If the attorney spends most of the deposition attacking how much money you make as an expert witness or how you testify more for one side or the other, or is extremely obnoxious and aggressive, just remain cool and calm. You have already won the case and that attorney knows it all too well. His only hope is to get you crack and say or do something stupid. Like you said, these tactics are primarily in depositions where they can't be "seen". These kinds of tactics are rarely used in front of a jury because the jury would see them for what they are. In addition, while you can't always depend on it, judges may limit some of these theatrics as your client attorney may object to the witness being abused.


Take a look at Federal Rules of Civil Procedure, Rule (d)(3)(A) regarding Motion to
Terminate or Limit deposition by witness.


This all brings to mind a deposition I had in which the opposing counsel made a very big deal of the fact I had not brought exactly some financial data on my expert practice he had requested (I had brought something equivalent and in fact more responsive to his concerns). He then proceeded to politely but persistently ask me the same question over and over, in different ways but always the same question. My answer was critical to his case, and I answered politely but firmly each time. He never got what he wanted, and politely made sure I knew he was not happy about this. I thought he was a bit of a jerk.

Several months later he called me and asked me to work with him on a case. He introduced me to his partners as an expert who "is really good". It was only then that I realized he had been "trying me on for size" in that first deposition. Since that time he and his partners have become regular clients. I have come to understand he is in fact a pretty nice guy, and a well respected attorney. Learning how lawyers play the game is one of the many things I enjoy about my expert practice.


Ask him why he is high-fiving and being insulting off camera (or whatever) and get it in the record.

Monday, May 10, 2010

Hostile Opposing Counsel - Part 1

In our newsletter, we've been discussing how expert witnesses can handle hostile opposing counsel during depositions. The stories and advice keep coming and are too good not to share. So from the experts who've been there:

I once had an oppposing attorney scream at me 2 inches from my face and spittle peppered my head. I then said "let the record show the opposing attorney," and then described his antics. He was a perfect gentleman for the rest of the deposition.


I think the best defense with these types of attorneys is to maintain one's composure.


I think if opposing counsel gets too far out of line, your attorney should step in and say something. That's happened to me only once; my attorney "suggested" that I be treated as a professional or the deposition would come to an end, or he would call the judge. Opposing counsel apologized and backed off.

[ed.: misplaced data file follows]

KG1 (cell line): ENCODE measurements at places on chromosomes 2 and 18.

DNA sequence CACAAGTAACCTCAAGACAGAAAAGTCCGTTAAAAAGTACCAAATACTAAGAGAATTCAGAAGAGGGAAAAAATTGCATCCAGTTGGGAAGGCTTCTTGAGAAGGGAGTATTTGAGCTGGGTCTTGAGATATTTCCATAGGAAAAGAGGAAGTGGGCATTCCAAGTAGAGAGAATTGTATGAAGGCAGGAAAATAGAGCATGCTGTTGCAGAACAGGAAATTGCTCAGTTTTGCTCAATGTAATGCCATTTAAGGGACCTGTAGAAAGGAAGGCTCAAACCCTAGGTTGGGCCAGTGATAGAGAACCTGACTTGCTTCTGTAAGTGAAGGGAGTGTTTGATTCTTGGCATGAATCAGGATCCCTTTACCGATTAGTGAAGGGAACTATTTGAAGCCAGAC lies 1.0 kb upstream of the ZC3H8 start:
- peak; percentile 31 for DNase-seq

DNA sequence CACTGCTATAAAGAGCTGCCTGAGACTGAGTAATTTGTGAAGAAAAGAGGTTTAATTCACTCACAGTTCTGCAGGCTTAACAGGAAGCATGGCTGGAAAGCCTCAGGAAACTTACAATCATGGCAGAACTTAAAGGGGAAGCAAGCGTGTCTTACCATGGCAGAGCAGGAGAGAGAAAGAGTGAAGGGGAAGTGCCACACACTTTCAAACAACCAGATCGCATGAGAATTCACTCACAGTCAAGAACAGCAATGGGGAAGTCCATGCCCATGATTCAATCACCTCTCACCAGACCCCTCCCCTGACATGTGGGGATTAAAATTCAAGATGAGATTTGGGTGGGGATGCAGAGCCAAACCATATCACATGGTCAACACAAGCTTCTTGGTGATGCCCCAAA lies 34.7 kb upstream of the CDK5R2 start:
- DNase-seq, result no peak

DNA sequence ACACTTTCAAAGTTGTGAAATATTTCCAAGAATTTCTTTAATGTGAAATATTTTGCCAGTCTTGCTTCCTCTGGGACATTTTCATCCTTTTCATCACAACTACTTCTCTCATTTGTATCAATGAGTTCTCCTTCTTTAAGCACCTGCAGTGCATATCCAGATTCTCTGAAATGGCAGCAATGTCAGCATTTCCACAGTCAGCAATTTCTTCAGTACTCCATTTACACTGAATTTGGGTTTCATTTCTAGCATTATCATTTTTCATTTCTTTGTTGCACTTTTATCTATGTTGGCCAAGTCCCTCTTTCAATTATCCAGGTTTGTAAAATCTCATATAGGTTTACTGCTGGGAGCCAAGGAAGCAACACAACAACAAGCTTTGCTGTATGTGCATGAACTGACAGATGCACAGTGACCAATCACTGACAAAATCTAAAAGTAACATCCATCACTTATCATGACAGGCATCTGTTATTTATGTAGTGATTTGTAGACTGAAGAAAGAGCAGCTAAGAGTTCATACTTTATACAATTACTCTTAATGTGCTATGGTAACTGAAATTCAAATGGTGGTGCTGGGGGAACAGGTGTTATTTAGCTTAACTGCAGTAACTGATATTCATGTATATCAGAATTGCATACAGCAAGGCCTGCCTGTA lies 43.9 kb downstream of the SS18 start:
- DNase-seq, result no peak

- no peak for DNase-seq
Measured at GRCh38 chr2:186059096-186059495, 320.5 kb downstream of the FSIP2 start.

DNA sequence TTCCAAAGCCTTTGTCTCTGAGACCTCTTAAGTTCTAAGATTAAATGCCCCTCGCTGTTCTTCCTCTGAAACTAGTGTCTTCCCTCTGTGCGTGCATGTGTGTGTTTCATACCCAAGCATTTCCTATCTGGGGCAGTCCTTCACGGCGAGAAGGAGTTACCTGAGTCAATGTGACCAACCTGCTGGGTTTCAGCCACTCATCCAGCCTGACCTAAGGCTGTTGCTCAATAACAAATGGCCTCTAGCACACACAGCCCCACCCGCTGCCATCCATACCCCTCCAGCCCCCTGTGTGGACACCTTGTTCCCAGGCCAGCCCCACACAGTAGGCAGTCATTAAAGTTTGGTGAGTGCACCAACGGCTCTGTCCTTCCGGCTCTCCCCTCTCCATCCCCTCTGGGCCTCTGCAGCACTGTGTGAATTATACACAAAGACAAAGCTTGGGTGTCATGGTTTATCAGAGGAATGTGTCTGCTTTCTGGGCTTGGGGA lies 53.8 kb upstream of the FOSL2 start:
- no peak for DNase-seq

Here are some strategies that work well for me. I request that the attorney either repeat a question and ask for clarification (I totally understand the question) which slows the process and helps keep the opposing counseling in check and off point. Another option for me is to start speaking slower, take extra pauses and lower my speaking voice or count to five before answering a question -- sometimes silence is a great leveler. All of this is done as I smile and answer the question in my own way and in my own time. At other times I state that I need to take a break.


"Why are you harrassing me?" in order to get this into the record. Then, the attorney denies this, but he changes his manner and it puts him off his plan of attack.

Check back for part 2.

Friday, January 22, 2010

Expert Witness Reports - Details Matter

A few months ago we discussed expert reports and their importance as a marketing tool (an available example of your expertise and work). I'm sharing one of the responses we received:

Don't forget to mention spelling.

I saw an attorney totally destroy an expert over a single misspelled word!
Actually, it was beautiful to watch - since it wasn't me. This attorney knew
damn well what the misspelled word was. Instead he asked me, what "XXX" meant.
As I started to explain, the other expert kept interrupting to correct the
spelling and this attorney kept apologizing to me for the interruption. By the
time that attorney got through, the poor expert had been censured by the judge,
after admitting his report "was mistaken with error."

Details matter!